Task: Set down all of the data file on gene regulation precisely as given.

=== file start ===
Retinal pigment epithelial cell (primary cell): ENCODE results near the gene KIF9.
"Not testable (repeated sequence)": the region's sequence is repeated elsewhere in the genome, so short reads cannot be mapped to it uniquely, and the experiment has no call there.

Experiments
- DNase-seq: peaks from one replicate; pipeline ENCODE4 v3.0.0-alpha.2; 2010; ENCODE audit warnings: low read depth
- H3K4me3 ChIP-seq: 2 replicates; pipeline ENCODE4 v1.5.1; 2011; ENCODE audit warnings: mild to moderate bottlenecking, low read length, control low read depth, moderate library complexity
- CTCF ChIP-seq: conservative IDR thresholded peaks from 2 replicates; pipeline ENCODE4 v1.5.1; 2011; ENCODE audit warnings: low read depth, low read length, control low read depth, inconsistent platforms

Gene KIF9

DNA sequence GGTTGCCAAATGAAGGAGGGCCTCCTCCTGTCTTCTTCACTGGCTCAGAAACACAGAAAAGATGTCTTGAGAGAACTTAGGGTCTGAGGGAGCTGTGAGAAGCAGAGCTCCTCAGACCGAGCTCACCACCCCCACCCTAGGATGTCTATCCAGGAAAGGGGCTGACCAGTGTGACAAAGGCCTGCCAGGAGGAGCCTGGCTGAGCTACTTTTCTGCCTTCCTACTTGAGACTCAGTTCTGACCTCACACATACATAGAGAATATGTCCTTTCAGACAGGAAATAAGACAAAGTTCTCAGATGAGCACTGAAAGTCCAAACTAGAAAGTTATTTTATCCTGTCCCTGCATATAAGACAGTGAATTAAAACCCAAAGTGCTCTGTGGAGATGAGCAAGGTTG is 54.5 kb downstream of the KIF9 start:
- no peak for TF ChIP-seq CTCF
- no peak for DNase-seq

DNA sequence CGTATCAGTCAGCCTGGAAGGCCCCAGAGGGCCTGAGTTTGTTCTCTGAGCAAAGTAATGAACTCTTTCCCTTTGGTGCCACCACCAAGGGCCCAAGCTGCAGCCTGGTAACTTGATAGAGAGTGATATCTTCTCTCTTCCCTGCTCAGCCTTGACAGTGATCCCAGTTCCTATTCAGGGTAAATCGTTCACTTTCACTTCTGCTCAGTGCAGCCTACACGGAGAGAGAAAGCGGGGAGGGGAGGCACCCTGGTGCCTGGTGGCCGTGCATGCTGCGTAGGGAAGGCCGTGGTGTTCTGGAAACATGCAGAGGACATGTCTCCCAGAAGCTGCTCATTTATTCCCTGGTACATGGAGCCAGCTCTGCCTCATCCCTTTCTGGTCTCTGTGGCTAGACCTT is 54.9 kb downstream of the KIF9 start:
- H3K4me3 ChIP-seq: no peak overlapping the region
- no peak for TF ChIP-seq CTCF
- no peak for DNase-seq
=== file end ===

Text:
Retinal pigment epithelial cell (primary cell): ENCODE results near the gene KIF9.
"Not testable (repeated sequence)": the region's sequence is repeated elsewhere in the genome, so short reads cannot be mapped to it uniquely, and the experiment has no call there.

Experiments
- DNase-seq: peaks from one replicate; pipeline ENCODE4 v3.0.0-alpha.2; 2010; ENCODE audit warnings: low read depth
- H3K4me3 ChIP-seq: 2 replicates; pipeline ENCODE4 v1.5.1; 2011; ENCODE audit warnings: mild to moderate bottlenecking, low read length, control low read depth, moderate library complexity
- CTCF ChIP-seq: conservative IDR thresholded peaks from 2 replicates; pipeline ENCODE4 v1.5.1; 2011; ENCODE audit warnings: low read depth, low read length, control low read depth, inconsistent platforms

Gene KIF9

DNA sequence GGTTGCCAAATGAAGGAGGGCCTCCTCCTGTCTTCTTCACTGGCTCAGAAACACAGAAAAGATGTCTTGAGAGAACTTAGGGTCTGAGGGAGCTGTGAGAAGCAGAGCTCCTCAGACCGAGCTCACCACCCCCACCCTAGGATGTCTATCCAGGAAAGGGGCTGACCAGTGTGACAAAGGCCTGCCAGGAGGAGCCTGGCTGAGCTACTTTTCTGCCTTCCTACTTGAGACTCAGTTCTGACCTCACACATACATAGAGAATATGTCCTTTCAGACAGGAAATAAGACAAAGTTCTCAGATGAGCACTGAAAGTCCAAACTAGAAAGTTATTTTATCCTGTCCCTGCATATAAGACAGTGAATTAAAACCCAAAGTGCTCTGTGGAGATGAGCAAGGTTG is 54.5 kb downstream of the KIF9 start:
- no peak for TF ChIP-seq CTCF
- no peak for DNase-seq

DNA sequence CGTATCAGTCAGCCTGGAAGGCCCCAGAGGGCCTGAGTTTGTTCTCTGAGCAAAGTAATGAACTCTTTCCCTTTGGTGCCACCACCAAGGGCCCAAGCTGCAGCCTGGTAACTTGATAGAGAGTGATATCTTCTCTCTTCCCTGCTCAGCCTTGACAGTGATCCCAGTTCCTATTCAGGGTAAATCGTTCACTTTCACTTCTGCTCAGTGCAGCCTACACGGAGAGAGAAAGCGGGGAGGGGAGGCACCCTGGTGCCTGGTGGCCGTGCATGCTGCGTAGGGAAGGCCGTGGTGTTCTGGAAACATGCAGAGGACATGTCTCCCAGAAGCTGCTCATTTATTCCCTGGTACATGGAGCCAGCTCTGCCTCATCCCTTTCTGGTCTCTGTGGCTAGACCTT is 54.9 kb downstream of the KIF9 start:
- H3K4me3 ChIP-seq: no peak overlapping the region
- no peak for TF ChIP-seq CTCF
- no peak for DNase-seq